Problems of Analytic Philosophy

This information is for the 2017/18 session.

Teacher responsible

Prof Christian List and Dr Anna Mahtani


This course is available on the BSc in Philosophy and Economics, BSc in Philosophy, Logic and Scientific Method, BSc in Philosophy, Politics and Economics and BSc in Politics and Philosophy. This course is available as an outside option to students on other programmes where regulations permit and to General Course students.


Students must have completed The Big Questions: An Introduction to Philosophy (PH103).

Course content

Short description: Some central topics in metaphysics, the philosophy of mind and action, epistemology, and the philosophy of language. Topics may vary by year. More detailed description: The aim of this course is to give an overview of some central themes in analytic philosophy, drawn from several areas: metaphysics, the philosophy of mind and action, and the philosophy of language. We will discuss questions such as the following:

Metaphysics: Is "physicalism" -- the thesis that everything is ultimately produced by physical processes -- philosophically defensible? Are there any features of the world that go beyond physical ones? Is the world deterministic? Could there be true randomness? What is the nature of causation and causal laws? What is the role of time? What is it for one object (or person) to persist through time?

Mind and action: What does it mean to have a mind? What is an intentional agent? How can we make sense of the emergence of human and animal minds against the background of a physical world? What is consciousness, and how does it relate to physical properties?

Language: How do some patterns and noises have meaning? How do some words refer to objects in the world? How do we manage to imply things by what we say? And how can we handle the problem of vagueness?

Our emphasis will be on developing a sharp understanding of key concepts, arguments, and the logical relationships between different ideas, rather than providing an encyclopaedic historical or exegetical coverage. We aim to give students a conceptual toolbox for a rigorous analysis of some classic philosophical questions.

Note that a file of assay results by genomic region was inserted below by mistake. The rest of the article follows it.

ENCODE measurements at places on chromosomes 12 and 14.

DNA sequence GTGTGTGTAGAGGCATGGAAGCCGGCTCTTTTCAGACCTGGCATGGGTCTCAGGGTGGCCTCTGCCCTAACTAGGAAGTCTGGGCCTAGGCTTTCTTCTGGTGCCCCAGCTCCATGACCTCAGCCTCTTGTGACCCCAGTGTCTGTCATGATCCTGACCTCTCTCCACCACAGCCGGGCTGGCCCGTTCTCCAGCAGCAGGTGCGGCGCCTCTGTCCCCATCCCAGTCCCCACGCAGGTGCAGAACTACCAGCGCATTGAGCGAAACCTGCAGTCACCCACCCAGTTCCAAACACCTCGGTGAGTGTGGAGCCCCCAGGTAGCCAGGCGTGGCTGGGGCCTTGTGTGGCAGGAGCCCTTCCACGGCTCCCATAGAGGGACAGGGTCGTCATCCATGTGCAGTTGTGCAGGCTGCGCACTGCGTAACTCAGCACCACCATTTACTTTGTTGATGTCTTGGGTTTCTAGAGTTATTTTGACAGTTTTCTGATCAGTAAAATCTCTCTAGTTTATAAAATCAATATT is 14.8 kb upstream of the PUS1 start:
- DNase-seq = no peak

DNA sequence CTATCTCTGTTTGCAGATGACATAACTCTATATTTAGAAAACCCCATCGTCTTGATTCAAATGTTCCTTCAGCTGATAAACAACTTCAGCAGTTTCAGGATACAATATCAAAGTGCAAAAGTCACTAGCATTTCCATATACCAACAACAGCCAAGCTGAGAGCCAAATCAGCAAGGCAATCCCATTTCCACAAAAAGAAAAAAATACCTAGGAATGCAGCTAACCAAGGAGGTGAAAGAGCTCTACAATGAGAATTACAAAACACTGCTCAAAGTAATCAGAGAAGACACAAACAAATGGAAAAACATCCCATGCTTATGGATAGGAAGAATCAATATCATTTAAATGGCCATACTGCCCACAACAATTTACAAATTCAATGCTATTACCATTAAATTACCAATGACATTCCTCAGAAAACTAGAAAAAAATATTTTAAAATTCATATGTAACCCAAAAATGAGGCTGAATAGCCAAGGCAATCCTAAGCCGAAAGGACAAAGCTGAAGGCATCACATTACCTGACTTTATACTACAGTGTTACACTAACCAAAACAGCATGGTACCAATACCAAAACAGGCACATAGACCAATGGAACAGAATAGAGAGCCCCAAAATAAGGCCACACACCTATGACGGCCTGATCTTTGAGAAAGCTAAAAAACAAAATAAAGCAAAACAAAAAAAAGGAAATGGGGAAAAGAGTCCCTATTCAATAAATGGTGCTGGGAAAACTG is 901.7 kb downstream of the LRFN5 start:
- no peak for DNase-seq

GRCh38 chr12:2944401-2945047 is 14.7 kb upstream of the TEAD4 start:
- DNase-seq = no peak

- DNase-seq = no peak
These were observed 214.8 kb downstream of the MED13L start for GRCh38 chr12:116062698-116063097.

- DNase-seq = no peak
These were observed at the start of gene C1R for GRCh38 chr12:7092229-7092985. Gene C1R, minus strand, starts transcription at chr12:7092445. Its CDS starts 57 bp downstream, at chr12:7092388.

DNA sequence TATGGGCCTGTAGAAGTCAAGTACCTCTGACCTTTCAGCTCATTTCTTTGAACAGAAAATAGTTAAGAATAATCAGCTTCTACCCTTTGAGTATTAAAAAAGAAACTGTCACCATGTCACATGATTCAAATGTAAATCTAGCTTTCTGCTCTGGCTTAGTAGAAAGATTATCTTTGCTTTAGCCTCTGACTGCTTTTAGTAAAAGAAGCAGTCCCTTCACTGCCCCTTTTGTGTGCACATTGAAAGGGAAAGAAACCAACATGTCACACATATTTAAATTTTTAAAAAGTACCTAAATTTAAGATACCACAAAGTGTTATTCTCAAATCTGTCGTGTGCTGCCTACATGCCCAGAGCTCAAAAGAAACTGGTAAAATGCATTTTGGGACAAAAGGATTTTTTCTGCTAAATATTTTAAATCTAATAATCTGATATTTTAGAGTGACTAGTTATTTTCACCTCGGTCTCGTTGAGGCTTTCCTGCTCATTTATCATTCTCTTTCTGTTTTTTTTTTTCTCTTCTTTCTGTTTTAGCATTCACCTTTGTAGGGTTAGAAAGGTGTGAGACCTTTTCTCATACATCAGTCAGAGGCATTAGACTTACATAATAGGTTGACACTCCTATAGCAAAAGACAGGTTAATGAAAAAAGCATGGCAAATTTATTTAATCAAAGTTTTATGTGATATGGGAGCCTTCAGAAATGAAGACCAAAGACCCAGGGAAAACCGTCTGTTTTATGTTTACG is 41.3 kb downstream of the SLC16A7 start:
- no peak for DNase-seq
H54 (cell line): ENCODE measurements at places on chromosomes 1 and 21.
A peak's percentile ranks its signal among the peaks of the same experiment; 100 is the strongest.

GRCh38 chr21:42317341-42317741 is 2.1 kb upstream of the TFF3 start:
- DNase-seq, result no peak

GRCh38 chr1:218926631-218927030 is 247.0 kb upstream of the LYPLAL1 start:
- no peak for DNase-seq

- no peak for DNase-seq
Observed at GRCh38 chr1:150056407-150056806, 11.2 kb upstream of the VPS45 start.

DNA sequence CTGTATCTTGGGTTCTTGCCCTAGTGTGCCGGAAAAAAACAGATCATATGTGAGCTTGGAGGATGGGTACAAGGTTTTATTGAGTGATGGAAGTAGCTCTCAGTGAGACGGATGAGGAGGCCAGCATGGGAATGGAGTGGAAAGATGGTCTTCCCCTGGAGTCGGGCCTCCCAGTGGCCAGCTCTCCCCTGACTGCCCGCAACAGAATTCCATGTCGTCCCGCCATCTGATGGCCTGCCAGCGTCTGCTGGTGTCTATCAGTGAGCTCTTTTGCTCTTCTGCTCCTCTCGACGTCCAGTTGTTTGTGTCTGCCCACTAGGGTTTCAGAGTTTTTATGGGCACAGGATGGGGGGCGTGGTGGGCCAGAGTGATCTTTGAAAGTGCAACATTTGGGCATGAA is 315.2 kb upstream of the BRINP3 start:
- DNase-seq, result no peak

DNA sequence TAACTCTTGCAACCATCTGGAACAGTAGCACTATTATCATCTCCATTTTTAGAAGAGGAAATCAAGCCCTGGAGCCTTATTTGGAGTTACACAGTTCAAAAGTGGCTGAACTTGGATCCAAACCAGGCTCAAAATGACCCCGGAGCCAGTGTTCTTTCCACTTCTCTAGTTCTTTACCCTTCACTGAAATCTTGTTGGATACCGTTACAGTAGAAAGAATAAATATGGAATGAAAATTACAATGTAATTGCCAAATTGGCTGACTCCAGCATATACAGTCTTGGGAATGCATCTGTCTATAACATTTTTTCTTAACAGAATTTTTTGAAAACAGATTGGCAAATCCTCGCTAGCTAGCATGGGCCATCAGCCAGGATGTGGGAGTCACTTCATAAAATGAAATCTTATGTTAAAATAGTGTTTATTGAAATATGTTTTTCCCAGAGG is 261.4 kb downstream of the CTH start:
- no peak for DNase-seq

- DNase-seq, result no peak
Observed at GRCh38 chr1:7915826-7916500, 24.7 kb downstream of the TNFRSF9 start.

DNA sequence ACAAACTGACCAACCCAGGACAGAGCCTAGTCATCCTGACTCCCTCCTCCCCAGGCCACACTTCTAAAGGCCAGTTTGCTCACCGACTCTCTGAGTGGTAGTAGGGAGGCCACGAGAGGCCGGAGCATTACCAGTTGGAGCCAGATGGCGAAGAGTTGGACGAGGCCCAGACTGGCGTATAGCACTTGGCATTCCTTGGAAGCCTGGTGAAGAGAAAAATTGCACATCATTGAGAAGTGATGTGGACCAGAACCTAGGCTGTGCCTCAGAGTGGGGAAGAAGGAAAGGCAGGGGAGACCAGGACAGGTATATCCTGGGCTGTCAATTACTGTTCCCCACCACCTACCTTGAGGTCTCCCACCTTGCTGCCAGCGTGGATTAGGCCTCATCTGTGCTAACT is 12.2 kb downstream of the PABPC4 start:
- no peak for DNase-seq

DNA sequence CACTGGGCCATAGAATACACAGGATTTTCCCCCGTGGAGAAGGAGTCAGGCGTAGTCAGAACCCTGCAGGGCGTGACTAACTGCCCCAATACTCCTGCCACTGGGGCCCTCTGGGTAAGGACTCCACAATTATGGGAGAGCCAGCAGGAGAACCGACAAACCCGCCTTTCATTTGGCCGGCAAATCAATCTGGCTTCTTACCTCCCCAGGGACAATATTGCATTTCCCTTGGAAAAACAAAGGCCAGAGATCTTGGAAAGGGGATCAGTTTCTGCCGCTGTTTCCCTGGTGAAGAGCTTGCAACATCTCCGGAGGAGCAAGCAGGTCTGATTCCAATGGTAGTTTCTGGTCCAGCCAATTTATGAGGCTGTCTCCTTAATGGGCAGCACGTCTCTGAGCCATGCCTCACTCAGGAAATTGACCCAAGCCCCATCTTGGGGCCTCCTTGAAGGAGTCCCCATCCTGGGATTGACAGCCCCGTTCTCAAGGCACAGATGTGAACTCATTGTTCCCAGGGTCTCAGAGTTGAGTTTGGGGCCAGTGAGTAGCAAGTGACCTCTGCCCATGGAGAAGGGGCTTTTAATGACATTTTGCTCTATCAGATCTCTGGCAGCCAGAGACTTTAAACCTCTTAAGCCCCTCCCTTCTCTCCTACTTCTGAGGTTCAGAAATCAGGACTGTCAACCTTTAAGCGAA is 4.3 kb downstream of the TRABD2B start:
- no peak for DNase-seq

10 hours of lectures and 10 hours of classes in the MT. 10 hours of lectures and 10 hours of classes in the LT.

Lectures are taught alongside PH501 postgraduate students.

Formative coursework

Students will be expected to participate actively in their classes and to write 3 formative essays, each with a 2000 word limit. None of these may be a draft of the summative assignment.

Indicative reading

Bertrand Russell, Problems of Philosophy (Any Edition); A.P. Martinich & D. Sosa (eds.), Analytic Philosophy: An Anthology; David Chalmers, The Conscious Mind; W.V.O. Quine, From a Logical Point of View; Jaegwon Kim, Physicalism, or Something Near Enough; John Searle, Making the Social World: The Structure of Human Civilization, William Lycan (2nd Edition): Philosophy of Language; Rosanna Keefe, Theories of Vagueness; Mark Sainsbury: Paradoxes.


Exam (67%, duration: 2 hours) in the main exam period.
Essay (33%, 2000 words) in the ST.

Student performance results

(2014/15 - 2016/17 combined)

Classification % of students
First 24.3
2:1 71.4
2:2 4.3
Third 0
Fail 0

Key facts

Department: Philosophy, Logic and Scientific Method

Total students 2016/17: 17

Average class size 2016/17: 9

Capped 2016/17: No

Lecture capture used 2016/17: Yes (MT & LT)

Value: One Unit

Guidelines for interpreting course guide information

PDAM skills

  • Problem solving
  • Communication
  • Specialist skills

Course survey results

(2014/15 - 2016/17 combined)

1 = "best" score, 5 = "worst" score

The scores below are average responses.

Response rate: 69%



Reading list (Q2.1)


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